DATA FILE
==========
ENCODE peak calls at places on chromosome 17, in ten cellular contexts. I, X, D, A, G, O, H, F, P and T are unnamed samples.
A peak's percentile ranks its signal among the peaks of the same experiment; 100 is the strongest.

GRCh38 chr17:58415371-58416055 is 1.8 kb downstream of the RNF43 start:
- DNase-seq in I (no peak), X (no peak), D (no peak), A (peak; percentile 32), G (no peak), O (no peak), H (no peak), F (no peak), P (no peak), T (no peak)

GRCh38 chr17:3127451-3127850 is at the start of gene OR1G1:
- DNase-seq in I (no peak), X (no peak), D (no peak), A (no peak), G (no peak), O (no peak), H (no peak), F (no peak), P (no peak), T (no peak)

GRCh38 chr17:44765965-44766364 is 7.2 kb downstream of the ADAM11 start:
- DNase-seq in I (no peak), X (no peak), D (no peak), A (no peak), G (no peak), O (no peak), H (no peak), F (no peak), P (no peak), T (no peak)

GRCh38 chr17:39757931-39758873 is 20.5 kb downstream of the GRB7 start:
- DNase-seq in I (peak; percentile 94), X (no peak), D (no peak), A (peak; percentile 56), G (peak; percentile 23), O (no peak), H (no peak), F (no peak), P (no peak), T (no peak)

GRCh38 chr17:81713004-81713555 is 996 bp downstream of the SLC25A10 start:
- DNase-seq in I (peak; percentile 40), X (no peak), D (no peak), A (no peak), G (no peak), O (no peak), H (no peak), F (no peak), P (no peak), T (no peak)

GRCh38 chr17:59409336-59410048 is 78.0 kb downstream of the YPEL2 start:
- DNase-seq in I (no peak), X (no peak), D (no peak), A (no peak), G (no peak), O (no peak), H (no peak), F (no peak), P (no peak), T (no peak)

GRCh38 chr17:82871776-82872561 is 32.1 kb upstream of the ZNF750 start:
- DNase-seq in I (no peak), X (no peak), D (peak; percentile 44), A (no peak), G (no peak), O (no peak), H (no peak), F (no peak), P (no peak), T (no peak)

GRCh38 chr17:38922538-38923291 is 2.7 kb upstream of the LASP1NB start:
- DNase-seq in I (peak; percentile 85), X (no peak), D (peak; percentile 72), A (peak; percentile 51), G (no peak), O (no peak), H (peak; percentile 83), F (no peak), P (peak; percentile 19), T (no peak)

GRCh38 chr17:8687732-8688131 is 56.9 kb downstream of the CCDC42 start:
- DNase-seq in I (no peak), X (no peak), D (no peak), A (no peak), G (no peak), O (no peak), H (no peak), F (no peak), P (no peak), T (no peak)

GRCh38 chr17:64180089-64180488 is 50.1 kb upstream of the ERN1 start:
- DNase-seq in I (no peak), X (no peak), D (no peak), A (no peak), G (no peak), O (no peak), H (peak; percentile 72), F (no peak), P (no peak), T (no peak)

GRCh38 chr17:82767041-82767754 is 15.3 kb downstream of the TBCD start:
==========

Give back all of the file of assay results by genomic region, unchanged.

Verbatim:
ENCODE peak calls at places on chromosome 17, in ten cellular contexts. I, X, D, A, G, O, H, F, P and T are unnamed samples.
A peak's percentile ranks its signal among the peaks of the same experiment; 100 is the strongest.

GRCh38 chr17:58415371-58416055 is 1.8 kb downstream of the RNF43 start:
- DNase-seq in I (no peak), X (no peak), D (no peak), A (peak; percentile 32), G (no peak), O (no peak), H (no peak), F (no peak), P (no peak), T (no peak)

GRCh38 chr17:3127451-3127850 is at the start of gene OR1G1:
- DNase-seq in I (no peak), X (no peak), D (no peak), A (no peak), G (no peak), O (no peak), H (no peak), F (no peak), P (no peak), T (no peak)

GRCh38 chr17:44765965-44766364 is 7.2 kb downstream of the ADAM11 start:
- DNase-seq in I (no peak), X (no peak), D (no peak), A (no peak), G (no peak), O (no peak), H (no peak), F (no peak), P (no peak), T (no peak)

GRCh38 chr17:39757931-39758873 is 20.5 kb downstream of the GRB7 start:
- DNase-seq in I (peak; percentile 94), X (no peak), D (no peak), A (peak; percentile 56), G (peak; percentile 23), O (no peak), H (no peak), F (no peak), P (no peak), T (no peak)

GRCh38 chr17:81713004-81713555 is 996 bp downstream of the SLC25A10 start:
- DNase-seq in I (peak; percentile 40), X (no peak), D (no peak), A (no peak), G (no peak), O (no peak), H (no peak), F (no peak), P (no peak), T (no peak)

GRCh38 chr17:59409336-59410048 is 78.0 kb downstream of the YPEL2 start:
- DNase-seq in I (no peak), X (no peak), D (no peak), A (no peak), G (no peak), O (no peak), H (no peak), F (no peak), P (no peak), T (no peak)

GRCh38 chr17:82871776-82872561 is 32.1 kb upstream of the ZNF750 start:
- DNase-seq in I (no peak), X (no peak), D (peak; percentile 44), A (no peak), G (no peak), O (no peak), H (no peak), F (no peak), P (no peak), T (no peak)

GRCh38 chr17:38922538-38923291 is 2.7 kb upstream of the LASP1NB start:
- DNase-seq in I (peak; percentile 85), X (no peak), D (peak; percentile 72), A (peak; percentile 51), G (no peak), O (no peak), H (peak; percentile 83), F (no peak), P (peak; percentile 19), T (no peak)

GRCh38 chr17:8687732-8688131 is 56.9 kb downstream of the CCDC42 start:
- DNase-seq in I (no peak), X (no peak), D (no peak), A (no peak), G (no peak), O (no peak), H (no peak), F (no peak), P (no peak), T (no peak)

GRCh38 chr17:64180089-64180488 is 50.1 kb upstream of the ERN1 start:
- DNase-seq in I (no peak), X (no peak), D (no peak), A (no peak), G (no peak), O (no peak), H (peak; percentile 72), F (no peak), P (no peak), T (no peak)

GRCh38 chr17:82767041-82767754 is 15.3 kb downstream of the TBCD start: